695. Turdus viscivorus

695. Turdus viscivorus.

The Missel-Thrush.

Turdus viscivorus, Linn. Syst. Nat. i, p. 291 (1766); Blyth, Cat. p. 160; Horsf. & M. Cat. i, p. 104; Hume, Cat. no.368; Seebohm, Cat. B. M. v, p. 194 ; Biddulph, Ibis, 1881, p. 53; Scully, Ibis, 1881, p. 439; Oates in Hume's N. & F. 2nd ed. ii, p, 106, Turdus hodgsoni, Homeyer, Rhea, ii, p. 150 (1849); Jerd. B. I. i, p. 531; Stoliczka, J. A. S. B. xxxvii, pt. ii, p. 36; Hume, N. & E. p. 236 ; Brooks, S. F. iii, p. 237, viii, p. 471.

The Himalayan Missel-Thrush

Coloration. Upper plumage greyish brown, the edges of the feathers paler, a tinge of. ochraceous running through the rump and upper tail-coverts ; tail ashy brown, the exterior webs narrowly edged with white, and all the feathers tipped whitish, the middle pair narrowly, the others more and more; wings brown, all the quills and coverts edged and tipped with fulvous white ; lores pale fulvous ; a whitish ring round the eye; ear-coverts brown streaked with fulvous ; lower plumage pale buff, the chin and middle of the throat nearly spotless, the sides of the throat and the whole breast with triangular black spots, the abdomen and sides of the body with roundish spots; the under tail-coverts broadly margined at the base with brown; axillaries and under wing-coverts pure white. Birds in the summer with worn plumage are paler and greyer.

Bill dark horny brown, paler on lower mandible, which is yellowish along the margins ; iris deep brown ; legs and feet pale yellowish brown; claws dark horny brown (Hume).

Length nearly 12; tail 4.8; wing 6.4 to 6.8 ; tarsus 1.4; bill from gape 1.2.

Birds from Europe have the wing generally under 6 inches and the bill slightly smaller, but do not otherwise differ from Himalayan examples.

Distribution. Occurs in the Himalayas from Kashmir to Nepal. All the dated specimens that I have seen from India were killed in the summer months. Scully states that this species is met with in the Gilgit district in summer at elevations of over 9000 feet, where it breeds ; and Biddulph writes that it was tolerably common in Gilgit during the severe winter of 1877-78, but seldom comes so low down, keeping generally to the higher valleys, where he found it in July at 10,000 feet. The Missel-Thrush occurs in Europe, North Africa, and a considerable part of Asia.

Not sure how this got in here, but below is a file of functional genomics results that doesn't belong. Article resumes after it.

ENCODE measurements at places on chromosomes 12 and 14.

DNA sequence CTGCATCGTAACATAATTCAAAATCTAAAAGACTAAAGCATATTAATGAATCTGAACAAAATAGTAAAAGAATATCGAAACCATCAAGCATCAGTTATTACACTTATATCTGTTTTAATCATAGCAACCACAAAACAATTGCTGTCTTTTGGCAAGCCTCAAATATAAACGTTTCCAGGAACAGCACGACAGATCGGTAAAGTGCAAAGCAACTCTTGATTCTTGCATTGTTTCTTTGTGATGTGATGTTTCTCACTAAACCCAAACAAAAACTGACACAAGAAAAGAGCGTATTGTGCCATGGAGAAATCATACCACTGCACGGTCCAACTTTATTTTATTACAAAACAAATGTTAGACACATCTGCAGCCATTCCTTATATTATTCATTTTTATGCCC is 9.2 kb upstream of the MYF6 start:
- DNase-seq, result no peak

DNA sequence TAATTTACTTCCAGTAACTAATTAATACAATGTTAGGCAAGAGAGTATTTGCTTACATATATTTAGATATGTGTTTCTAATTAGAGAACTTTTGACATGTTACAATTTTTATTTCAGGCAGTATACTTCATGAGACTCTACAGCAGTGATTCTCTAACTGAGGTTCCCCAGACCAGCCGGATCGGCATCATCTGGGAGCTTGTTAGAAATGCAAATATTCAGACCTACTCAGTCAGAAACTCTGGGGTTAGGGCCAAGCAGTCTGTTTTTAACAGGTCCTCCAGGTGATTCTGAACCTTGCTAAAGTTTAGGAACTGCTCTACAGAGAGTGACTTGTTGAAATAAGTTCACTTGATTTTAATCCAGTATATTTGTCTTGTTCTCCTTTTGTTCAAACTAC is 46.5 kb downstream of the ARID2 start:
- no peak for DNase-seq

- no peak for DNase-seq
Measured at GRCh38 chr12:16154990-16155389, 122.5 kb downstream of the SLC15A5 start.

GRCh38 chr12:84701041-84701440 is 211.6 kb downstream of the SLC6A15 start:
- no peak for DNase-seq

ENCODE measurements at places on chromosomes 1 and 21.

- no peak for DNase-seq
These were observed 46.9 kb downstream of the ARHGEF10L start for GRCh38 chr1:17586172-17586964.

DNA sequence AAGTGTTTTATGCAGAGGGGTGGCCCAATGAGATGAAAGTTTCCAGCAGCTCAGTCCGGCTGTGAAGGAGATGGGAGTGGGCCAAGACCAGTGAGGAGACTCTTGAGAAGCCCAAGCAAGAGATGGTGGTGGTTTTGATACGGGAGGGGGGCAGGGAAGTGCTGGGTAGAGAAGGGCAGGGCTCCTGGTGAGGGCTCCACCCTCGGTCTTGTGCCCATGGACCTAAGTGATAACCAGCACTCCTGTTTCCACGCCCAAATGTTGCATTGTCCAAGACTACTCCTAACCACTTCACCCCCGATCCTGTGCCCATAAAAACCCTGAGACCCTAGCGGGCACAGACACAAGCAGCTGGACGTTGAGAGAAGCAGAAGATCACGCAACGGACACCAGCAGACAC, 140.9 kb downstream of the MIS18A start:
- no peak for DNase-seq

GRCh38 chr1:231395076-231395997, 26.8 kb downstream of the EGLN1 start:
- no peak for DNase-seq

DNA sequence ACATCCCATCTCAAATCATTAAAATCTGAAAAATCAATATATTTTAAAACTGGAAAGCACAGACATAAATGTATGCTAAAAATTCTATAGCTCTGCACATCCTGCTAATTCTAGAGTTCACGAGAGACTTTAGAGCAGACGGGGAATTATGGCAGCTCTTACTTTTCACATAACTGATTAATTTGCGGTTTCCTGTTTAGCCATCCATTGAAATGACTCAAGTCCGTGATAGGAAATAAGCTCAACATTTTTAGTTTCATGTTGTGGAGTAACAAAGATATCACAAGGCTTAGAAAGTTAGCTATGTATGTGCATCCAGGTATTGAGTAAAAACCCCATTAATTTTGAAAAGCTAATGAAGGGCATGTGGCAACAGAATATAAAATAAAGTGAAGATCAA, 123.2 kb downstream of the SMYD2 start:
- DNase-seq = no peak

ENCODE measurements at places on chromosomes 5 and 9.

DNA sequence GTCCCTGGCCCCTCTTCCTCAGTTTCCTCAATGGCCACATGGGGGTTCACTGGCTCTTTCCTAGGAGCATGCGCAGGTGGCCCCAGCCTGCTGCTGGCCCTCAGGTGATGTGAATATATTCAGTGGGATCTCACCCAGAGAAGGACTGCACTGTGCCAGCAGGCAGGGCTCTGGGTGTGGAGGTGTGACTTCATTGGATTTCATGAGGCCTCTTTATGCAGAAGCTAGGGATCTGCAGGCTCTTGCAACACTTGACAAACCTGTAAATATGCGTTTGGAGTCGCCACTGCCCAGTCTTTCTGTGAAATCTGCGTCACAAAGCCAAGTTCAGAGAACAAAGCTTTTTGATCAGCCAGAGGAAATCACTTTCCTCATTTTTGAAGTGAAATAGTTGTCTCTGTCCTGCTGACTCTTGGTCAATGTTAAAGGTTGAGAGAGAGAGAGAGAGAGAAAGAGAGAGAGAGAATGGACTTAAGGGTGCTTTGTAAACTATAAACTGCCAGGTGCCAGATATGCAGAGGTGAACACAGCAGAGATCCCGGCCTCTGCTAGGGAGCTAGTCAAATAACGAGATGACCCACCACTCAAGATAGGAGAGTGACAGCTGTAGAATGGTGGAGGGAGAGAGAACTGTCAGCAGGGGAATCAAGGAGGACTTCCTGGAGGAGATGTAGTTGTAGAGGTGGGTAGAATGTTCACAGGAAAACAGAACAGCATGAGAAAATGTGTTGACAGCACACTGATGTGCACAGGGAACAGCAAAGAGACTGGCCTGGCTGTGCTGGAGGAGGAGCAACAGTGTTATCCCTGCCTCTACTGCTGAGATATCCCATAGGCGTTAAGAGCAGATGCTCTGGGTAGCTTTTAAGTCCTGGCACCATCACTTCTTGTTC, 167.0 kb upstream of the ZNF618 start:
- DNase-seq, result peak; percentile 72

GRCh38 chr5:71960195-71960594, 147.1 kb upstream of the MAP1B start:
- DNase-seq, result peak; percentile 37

Habits, &c. Breeds in the Himalayas from April to June above 6000 feet. The nest is a large deep cup made of grass and dry leaves, with clay and mud, placed in trees. The eggs vary from pink to greenish grey; they are marked with brownish red and purplish pink, and measure about 1.2 by .9.

BookTitle: 
The Fauna Of British India including Ceylon and Burma
Reference: 
OATES EW. The Fauna of British India, including Ceylon and Burma. Vol.2 1890.
Title in Book: 
695. Turdus viscivorus
Book Author: 
Eugene William Oates, Edited by William Thomas Blanford
CatNo: 
695
Year: 
1890
Page No: 
159
Common name: 
Missel Thrush
M_ID: 
27410
M_CN: 
Mistle Thrush
M_SN: 
Turdus viscivorus
Volume: 
Vol. 2
Term name: 
id: 
947

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